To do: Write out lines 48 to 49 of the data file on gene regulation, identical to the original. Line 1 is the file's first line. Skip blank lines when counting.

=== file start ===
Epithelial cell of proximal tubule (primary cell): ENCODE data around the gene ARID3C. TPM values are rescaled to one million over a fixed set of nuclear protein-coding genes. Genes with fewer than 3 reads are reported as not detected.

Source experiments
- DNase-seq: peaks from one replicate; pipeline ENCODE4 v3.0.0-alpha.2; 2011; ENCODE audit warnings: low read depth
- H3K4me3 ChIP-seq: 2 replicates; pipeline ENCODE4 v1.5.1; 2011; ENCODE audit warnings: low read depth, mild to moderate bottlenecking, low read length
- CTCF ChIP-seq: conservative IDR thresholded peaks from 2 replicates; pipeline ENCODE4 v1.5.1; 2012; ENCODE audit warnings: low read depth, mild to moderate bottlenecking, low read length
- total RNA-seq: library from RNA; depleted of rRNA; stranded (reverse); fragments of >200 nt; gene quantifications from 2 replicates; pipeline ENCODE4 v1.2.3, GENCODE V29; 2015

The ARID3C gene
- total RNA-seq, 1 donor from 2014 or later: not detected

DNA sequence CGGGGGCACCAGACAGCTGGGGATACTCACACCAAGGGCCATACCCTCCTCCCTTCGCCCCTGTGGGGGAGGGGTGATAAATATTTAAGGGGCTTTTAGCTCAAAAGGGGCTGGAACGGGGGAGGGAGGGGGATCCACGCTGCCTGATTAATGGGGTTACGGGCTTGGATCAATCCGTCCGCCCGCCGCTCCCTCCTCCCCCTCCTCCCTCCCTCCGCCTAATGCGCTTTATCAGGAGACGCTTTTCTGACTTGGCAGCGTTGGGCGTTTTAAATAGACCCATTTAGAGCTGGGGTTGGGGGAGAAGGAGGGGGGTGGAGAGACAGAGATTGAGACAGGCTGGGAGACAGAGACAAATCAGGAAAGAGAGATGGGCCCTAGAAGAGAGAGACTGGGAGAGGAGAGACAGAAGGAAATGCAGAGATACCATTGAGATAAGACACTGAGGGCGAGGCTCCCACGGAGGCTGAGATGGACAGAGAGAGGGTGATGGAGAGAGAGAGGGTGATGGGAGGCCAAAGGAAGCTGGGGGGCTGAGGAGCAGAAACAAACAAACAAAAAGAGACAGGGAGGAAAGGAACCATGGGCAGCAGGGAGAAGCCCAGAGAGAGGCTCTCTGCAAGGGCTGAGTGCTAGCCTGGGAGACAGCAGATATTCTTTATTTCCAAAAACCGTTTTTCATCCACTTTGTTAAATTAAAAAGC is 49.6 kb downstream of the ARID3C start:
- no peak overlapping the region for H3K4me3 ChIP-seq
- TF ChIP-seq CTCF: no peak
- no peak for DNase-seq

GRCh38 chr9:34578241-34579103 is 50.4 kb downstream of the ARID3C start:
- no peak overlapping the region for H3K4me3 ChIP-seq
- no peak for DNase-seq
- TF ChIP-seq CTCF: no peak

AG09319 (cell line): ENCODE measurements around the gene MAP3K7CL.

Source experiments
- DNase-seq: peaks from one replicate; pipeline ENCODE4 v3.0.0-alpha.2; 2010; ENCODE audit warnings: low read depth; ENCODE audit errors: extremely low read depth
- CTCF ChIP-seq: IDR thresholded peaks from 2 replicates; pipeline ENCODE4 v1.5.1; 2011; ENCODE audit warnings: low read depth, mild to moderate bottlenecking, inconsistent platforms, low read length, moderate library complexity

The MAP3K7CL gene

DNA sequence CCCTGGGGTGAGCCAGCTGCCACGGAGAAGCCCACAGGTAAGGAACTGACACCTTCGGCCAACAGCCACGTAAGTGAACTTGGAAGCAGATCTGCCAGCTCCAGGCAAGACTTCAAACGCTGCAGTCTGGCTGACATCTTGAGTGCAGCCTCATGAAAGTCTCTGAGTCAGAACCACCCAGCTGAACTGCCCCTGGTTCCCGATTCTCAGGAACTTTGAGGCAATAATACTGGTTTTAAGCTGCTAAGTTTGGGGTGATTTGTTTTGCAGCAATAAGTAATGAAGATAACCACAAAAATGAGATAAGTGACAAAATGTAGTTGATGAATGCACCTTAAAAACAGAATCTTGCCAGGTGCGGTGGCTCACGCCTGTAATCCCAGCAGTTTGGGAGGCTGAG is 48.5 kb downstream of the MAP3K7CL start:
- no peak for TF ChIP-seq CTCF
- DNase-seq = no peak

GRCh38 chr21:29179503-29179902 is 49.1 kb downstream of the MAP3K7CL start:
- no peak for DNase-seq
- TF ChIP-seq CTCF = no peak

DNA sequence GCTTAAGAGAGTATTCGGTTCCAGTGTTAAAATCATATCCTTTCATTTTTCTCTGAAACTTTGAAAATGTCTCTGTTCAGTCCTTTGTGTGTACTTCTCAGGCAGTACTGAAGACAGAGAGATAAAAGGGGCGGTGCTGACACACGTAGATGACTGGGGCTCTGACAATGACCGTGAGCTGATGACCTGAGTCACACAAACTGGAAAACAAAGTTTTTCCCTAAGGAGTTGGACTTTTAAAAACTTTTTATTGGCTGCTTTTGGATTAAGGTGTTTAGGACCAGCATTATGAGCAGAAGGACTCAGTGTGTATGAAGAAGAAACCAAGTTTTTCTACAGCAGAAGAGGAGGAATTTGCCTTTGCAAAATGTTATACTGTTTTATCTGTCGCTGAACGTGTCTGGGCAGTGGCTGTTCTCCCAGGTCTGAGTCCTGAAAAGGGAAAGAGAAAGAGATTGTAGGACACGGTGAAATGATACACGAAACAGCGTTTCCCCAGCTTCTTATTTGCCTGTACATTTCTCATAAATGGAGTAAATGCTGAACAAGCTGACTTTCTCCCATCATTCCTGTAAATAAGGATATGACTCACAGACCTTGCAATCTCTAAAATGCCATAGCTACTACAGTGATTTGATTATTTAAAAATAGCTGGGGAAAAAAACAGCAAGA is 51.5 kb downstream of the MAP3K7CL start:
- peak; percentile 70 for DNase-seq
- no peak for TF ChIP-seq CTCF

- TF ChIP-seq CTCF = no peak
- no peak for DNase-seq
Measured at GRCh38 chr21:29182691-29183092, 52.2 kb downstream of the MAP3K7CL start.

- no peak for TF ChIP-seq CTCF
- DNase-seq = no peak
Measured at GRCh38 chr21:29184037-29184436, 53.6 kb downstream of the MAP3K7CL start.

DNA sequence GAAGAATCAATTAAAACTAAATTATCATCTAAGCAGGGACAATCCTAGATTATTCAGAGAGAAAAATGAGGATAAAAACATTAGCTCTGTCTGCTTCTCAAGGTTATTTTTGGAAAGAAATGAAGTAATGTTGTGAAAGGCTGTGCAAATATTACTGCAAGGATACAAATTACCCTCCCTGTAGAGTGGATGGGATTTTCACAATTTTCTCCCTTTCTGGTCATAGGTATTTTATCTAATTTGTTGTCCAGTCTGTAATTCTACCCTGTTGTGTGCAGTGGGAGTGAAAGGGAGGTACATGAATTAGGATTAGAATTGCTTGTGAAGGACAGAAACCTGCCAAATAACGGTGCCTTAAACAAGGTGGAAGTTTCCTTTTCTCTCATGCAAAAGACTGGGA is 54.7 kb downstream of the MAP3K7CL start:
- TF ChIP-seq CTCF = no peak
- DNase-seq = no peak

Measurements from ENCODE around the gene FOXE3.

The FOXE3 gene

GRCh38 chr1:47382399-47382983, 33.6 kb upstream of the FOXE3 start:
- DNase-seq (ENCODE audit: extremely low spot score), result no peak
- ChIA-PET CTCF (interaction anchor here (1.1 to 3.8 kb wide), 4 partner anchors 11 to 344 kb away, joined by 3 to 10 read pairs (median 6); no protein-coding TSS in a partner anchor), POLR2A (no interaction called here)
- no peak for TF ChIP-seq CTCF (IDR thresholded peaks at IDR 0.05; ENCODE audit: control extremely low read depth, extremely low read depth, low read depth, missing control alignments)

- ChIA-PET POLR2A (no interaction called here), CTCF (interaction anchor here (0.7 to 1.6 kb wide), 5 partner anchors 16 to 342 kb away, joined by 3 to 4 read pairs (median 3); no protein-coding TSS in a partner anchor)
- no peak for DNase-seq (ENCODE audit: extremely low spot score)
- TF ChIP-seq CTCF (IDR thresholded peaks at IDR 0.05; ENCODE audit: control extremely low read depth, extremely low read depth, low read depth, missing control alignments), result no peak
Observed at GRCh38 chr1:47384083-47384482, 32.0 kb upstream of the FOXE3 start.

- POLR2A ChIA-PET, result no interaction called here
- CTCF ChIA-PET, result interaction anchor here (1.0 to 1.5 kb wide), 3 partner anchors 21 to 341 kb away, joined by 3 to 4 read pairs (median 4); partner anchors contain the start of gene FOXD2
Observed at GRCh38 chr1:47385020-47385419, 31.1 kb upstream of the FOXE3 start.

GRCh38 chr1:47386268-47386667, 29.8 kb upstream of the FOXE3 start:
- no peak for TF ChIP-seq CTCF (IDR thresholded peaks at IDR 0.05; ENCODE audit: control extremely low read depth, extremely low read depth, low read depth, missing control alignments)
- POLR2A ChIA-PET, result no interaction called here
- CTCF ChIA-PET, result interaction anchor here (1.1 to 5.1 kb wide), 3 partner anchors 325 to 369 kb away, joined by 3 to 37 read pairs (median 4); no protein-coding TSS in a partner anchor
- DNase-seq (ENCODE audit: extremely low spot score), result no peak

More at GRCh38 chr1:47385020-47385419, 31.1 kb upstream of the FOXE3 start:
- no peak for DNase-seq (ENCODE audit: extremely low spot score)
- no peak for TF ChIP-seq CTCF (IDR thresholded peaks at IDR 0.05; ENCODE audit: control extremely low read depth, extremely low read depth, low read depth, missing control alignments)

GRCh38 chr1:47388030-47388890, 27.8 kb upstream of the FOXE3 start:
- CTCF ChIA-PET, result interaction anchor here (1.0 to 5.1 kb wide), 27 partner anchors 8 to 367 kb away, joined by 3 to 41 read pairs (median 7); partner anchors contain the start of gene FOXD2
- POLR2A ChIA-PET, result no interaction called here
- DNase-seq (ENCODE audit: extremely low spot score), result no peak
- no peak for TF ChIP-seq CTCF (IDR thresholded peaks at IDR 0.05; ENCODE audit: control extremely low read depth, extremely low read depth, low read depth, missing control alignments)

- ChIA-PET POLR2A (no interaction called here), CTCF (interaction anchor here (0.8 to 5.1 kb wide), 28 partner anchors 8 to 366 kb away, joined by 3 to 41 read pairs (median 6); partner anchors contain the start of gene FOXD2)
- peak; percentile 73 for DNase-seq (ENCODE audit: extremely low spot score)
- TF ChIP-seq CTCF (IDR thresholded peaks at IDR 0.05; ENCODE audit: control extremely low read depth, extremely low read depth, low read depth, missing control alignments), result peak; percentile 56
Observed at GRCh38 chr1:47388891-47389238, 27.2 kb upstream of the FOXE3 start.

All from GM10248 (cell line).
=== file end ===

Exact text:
- TF ChIP-seq CTCF (IDR thresholded peaks at IDR 0.05; ENCODE audit: control extremely low read depth, extremely low read depth, low read depth, missing control alignments), result no peak
Observed at GRCh38 chr1:47384083-47384482, 32.0 kb upstream of the FOXE3 start.